Transparency of Shariah rule-making

My second point relates to the importance of transparency of Shariah reasoning and credibility of Shariah rulings. This will encourage a deeper understanding of Shariah requirements and outcomes beyond a compliance mindset. Pronouncing a clear and comprehensive hukum is certainly not easy; Shariah deliberations would need to be anchored to a comprehensive and robust decision making approach that captures holistic considerations including legal, risk, accounting, operations and also stakeholder implications.

It is equally important that Shariah rulings are well-understood by everyone. This calls for an effective communication strategy to advocate the intended outcomes of each rulings and the underlying reasons for each decisions. Platform such as this gathering – offers all of us the opportunity to learn and exchange views from each other’s experiences. Best practices in Shariah methodology and governance can be shared and deliberated to elevate the quality of rulings and stature of Shariah advisory authorities globally.

Connectivity among centralised Shariah advisory authorities

The final point is on increasing connectivity among centralised Shariah advisory authorities to promote mutual respect and knowledge-sharing. Islam has flourished with a strong foundation of knowledge, wisdom and tolerance among its scholars. Differences in ideas and open discourses to assess the veracity of knowledge – have always been practiced in many Islamic societies. While achieving consensus is ideal – full appreciation of differences in circumstances and considerations is equally important and necessary.

I have observed over the years that the implementation of Islamic finance varies from one jurisdiction to another. Rightly so, this reflects the different stages of development and diversity in local customs, market conventions and cultural norms. I believe through frequent and constructive dialogue, Shariah boards and advisory authorities will become more appreciative of the many differences in business and economic environment – that lead to different Shariah interpretations. Concerted efforts to cultivate greater understanding of the variations in fiqh interpretations and approaches to Islamic finance development are positive steps towards harmonisation that can deliver certainty of Shariah implementation in the global Islamic financial system.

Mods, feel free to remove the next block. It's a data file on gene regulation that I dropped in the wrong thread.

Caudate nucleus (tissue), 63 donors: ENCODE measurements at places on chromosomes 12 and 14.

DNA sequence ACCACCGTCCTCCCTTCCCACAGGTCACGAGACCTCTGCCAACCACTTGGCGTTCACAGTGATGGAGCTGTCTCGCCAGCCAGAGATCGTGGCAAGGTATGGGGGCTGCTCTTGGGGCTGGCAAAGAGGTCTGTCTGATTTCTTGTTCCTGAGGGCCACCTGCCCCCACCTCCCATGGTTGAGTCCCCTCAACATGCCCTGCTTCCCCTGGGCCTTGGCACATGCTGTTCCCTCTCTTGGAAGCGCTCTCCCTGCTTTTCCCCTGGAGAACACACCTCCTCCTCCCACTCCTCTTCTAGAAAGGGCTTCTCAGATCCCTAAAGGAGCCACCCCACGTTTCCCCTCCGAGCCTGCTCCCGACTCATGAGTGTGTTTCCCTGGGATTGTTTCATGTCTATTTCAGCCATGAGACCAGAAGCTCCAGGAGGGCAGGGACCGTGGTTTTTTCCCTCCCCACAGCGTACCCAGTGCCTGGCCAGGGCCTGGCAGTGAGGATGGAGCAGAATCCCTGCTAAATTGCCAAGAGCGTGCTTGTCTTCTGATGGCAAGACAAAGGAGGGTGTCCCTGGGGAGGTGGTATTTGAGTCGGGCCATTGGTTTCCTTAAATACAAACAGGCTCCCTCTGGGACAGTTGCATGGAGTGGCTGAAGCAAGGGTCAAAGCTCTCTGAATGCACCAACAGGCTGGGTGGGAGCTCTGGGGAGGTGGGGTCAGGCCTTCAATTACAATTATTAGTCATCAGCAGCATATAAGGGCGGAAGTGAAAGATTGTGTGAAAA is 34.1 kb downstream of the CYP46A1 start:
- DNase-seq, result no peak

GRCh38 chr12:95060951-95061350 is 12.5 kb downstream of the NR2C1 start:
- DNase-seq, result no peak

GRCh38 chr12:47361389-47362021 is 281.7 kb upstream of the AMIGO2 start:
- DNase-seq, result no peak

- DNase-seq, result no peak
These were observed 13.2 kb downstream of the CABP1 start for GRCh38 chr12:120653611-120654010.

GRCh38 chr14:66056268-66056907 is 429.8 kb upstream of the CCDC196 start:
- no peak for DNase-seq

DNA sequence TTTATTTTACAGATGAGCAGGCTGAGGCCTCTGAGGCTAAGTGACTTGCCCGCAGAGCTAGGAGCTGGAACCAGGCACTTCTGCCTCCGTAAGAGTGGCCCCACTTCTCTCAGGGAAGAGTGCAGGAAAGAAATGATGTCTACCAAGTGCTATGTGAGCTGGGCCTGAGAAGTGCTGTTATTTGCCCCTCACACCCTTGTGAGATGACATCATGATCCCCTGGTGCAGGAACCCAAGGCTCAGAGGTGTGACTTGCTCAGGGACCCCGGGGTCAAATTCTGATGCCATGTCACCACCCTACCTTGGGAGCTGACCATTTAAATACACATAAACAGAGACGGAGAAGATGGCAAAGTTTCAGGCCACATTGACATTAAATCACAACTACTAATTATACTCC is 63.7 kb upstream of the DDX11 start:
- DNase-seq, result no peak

This roundtable meeting organised today is just a starting point of a long journey. It is my hope that this meeting offers a productive networking opportunity for all of us to identify common issues; explore mutually beneficial opportunities; and implement positive changes in our financial systems. It is not too far-fetched – to envisage the generation of breakthrough thinking for future research collaboration that is solution-driven; practical; and innovative in future meetings of this forum.

Ibnu Taymiyyah once said: “Surely among the main thrusts in a religion is the union of hearts, the unison of views and easing of disputes conducted in good way.” I implore all of us to begin today’s dialogue with an open mind and candid sharing of experiences that can benefit us all. It is through collaboration and cooperation that the intended values and impact of Islamic finance can be realised for the betterment of the ummah. On that note, I wish you a productive and engaging discussion.